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Withdraw with dignity or be kicked out: Chinese media to India

July 05, 2017 12:32 IST

The Chinese official media on Wednesday stepped up its attack on India with editorials asking Indian troops to move out of Doka La area in Sikkim sector 'with dignity or be kicked out' and describing the situation as 'worryingly tense'.

While China's nationalistic tabloid Global Times said India should be taught a 'bitter lesson', another official newspaper, China Daily, said India should look in the mirror.

The Global Times said in its editorial that India will suffer 'greater losses' than in 1962 if it 'incites' border clashes with China.

As the standoff in the Doka La area continued for the third week, it said India should be taught a 'bitter lesson'.

It also claimed that the Chinese public was infuriated by India's 'provocation'.

'We believe the Chinese People's Liberation Army is powerful enough to expel Indian troops out of Chinese territory. The Indian military can choose to return to its territory with dignity, or be kicked out of the area by Chinese soldiers,' it said.

'We need to give diplomatic and military authorities full power to handle the issue. We call on Chinese society to maintain high-level unity on the issue. The more unified the Chinese people are, the more sufficient conditions the professionals will have to fight against India and safeguard our interests. This time, we must teach New Delhi a bitter lesson,' it said.

The editorial said it 'firmly' believes that the face-off in what it calls the Donglang area will end with the Indian troops in 'retreat'.

'If New Delhi believes that its military might can be used as leverage in the Donglang area (referred to as Dokalam or Dok La), and it is ready for a two-and-a-half front war, we have to tell India that the Chinese look down on their military power,' it said.

The paper was referring Indian Army Chief General Bipin Rawat saying that India 'was ready for a two-and-a-half front war'.

'Jaitley (Defence Minister Arun Jaitley) is right that the India of 2017 is different from that of 1962 - India will suffer greater losses than in 1962 if it incites military conflicts,' it added.

Jaitley on June 30 said India of 2017 is different from what it was in 1962, hitting out at China for asking the Indian Army to learn from 'historical lessons'.

According to the editorial in China Daily, India's defeat in the 1962 war was perhaps too 'humiliating' for some in the Indian military and that is why they are talking 'belligerently' this time.

Since the standoff on June 6, when the PLA destroyed bunkers of the Indian Army, claiming the area belonged to China, Chinese media have carried several pieces warning India against escalating border tensions.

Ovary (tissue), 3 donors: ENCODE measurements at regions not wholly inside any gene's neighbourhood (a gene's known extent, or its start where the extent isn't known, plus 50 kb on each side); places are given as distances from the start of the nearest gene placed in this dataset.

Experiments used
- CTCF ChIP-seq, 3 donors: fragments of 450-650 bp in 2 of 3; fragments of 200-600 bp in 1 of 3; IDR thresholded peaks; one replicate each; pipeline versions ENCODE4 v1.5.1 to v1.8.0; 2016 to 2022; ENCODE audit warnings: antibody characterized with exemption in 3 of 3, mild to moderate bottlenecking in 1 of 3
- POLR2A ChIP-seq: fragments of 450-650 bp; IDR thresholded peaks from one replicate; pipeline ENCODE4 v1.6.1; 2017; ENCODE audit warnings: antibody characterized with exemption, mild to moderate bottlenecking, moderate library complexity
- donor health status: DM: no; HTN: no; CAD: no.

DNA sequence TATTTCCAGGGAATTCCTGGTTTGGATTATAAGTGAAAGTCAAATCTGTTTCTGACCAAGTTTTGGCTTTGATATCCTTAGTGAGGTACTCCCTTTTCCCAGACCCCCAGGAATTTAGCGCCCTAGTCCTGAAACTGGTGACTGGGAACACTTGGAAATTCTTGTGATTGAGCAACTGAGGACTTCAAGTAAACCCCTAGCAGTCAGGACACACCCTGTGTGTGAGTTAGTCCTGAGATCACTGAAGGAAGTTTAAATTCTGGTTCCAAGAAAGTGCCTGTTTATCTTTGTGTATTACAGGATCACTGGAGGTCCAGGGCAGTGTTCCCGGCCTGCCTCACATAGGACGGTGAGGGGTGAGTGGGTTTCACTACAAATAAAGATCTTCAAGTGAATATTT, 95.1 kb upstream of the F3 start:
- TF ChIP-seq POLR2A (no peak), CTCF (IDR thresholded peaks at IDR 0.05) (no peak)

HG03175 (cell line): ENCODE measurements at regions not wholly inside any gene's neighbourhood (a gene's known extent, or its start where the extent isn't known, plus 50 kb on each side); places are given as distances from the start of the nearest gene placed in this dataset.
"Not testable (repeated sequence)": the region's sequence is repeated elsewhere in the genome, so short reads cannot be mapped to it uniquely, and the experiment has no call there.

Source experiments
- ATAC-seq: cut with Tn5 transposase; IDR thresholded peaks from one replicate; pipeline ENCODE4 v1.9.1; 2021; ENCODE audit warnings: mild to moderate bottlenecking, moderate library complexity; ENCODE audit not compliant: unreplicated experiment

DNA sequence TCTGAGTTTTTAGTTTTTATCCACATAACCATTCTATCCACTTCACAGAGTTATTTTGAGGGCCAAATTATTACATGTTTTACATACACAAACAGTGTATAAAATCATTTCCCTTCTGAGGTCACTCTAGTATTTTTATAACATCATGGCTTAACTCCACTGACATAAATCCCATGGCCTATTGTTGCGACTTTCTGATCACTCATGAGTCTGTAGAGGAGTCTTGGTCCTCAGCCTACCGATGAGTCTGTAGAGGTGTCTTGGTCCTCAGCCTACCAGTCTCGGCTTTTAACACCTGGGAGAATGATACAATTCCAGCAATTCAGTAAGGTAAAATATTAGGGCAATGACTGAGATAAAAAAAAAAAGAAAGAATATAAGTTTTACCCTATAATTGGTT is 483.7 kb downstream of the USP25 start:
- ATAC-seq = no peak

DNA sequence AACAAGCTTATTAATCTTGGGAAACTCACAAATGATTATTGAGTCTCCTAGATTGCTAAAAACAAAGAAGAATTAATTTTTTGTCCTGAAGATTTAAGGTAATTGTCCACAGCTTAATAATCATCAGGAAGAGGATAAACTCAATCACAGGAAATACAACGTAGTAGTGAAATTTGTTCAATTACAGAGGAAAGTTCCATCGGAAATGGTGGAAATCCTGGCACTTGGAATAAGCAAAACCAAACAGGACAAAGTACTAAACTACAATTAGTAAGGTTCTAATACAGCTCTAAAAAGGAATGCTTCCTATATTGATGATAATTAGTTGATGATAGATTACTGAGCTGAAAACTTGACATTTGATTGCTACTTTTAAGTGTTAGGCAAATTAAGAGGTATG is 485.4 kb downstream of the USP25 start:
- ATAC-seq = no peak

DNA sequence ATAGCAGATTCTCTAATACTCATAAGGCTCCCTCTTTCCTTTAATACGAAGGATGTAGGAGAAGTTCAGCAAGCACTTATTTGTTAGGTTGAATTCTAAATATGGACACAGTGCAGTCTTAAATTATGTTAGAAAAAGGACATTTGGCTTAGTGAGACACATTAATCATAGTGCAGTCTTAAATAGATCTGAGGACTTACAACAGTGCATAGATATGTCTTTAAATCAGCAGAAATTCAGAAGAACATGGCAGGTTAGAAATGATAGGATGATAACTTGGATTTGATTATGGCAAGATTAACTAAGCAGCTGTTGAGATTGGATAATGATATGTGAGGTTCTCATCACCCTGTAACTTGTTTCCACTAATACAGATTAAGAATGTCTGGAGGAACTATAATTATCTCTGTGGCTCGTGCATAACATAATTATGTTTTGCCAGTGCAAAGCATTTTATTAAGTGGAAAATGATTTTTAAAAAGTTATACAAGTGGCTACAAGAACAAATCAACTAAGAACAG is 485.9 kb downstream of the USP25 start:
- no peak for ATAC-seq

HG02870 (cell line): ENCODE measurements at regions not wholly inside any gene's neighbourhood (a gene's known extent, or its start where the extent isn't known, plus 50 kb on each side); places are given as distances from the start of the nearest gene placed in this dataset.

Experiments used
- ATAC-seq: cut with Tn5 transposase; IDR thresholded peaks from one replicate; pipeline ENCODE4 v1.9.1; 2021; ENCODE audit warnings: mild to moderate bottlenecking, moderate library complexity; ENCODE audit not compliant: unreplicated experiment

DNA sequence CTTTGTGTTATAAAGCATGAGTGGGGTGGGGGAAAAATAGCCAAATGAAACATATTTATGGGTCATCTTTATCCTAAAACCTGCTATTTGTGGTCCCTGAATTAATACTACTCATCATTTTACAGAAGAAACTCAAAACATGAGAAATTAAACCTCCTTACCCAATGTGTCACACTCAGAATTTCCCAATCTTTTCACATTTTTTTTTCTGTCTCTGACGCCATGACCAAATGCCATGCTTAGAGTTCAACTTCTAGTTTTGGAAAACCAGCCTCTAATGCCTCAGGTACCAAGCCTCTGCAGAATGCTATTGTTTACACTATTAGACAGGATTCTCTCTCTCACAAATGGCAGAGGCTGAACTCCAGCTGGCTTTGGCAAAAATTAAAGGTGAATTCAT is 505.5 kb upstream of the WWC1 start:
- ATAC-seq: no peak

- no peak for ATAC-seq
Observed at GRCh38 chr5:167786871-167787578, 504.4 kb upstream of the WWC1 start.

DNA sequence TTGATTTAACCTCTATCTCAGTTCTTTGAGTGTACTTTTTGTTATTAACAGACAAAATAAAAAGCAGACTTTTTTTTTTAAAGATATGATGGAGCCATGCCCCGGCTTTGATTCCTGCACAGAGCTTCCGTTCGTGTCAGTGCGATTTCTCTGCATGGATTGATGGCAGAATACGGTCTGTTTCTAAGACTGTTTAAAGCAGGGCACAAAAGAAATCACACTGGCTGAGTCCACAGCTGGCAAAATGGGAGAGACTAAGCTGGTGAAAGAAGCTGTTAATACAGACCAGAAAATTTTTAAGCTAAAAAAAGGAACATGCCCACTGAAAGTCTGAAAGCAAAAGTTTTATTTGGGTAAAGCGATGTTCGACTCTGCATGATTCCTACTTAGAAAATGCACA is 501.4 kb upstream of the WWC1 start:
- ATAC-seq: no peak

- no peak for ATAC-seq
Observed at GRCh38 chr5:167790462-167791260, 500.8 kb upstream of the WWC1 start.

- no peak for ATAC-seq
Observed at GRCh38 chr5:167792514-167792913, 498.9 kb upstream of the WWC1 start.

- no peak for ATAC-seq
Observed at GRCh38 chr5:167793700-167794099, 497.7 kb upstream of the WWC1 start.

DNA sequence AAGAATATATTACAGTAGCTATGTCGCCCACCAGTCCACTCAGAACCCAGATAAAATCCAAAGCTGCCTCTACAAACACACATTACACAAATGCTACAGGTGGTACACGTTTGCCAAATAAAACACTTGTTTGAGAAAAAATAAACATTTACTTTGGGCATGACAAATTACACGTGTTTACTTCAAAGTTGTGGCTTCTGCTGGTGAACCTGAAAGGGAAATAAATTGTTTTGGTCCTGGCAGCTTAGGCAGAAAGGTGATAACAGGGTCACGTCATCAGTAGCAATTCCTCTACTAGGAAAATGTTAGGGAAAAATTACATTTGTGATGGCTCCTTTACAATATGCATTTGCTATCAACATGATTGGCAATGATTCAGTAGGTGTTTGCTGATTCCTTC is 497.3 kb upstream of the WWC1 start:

'India should look in the mirror. It was not able to refute the evidence of illegal border-trespassing and coerced its small neighbour Bhutan to shoulder the blame,' the China Daily said.

The Global Times also asserted that China attaches great importance to domestic stability and doesn't want to be mired in a mess with India.

'But New Delhi would be too naive to think that Beijing would make concessions to its unruly demands,' it said.

'New Delhi's real purpose is to turn the Donglang area of China into a disputed region and block China's road construction there,' the editorial said.

'Cold war-obsessed India is suspicious' that China is building the road to cut off the Siliguri Corridor, an area held by Indians as strategically important for India to control its turbulent northeast area. India is taking the risk to betray the historical agreement and wants to force China to 'swallow' the result, it said.

The China Daily added that India should respect border agreement and withdraw troops, linking India's move to stop the Chinese military from building a strategic road in Doka La area in June 16 to its concern over China's Belt and Road Initiative, which includes the $50 billion (Rs 3.25 lakh crore) China Pakistan Economic Corridor.

'India may be trying to make a point. It is reportedly worried that the Chinese road construction may represent a significant change in the status quo with serious security implications for India, according to its foreign ministry.'

Such worries, the paper added, could have been allayed through dialogue and consultation using the mechanisms that are already in place and 'which have long helped the two sides maintain peace and tranquillity in the region since their short border war in 1962'.

The editorial said the situation in Doka La remains 'worryingly tense, with a stand-off between soldiers of the two countries still ongoing'.

'That the situation has not flared out of control is thanks to the great restraint exercised by the Chinese troops. But the tensions resulting from the intrusion will surely grow if there is not a total withdrawal of the Indian troops.'

Unlike previous incidents that have occurred along other parts of the 3,500-kilometre border between China and India, the latest incident happened at a section that has long been demarcated by an 1890 historical convention and reaffirmed in documents exchanged between the successive Chinese and Indian governments since then.

Both dailies, however, referred to India's concerns over the road in Doka La close to the narrow chicken neck area in the tri-junction of India, China and Bhutan border as it could cut off a vital link with India's north-eastern region.

China and India have been engaged in a standoff in the Doka La area near the Bhutan tri-junction since June 6 after a Chinese Army construction party came to build a road.

Photograph: Damir Sagolj/Reuters

K J M Varma
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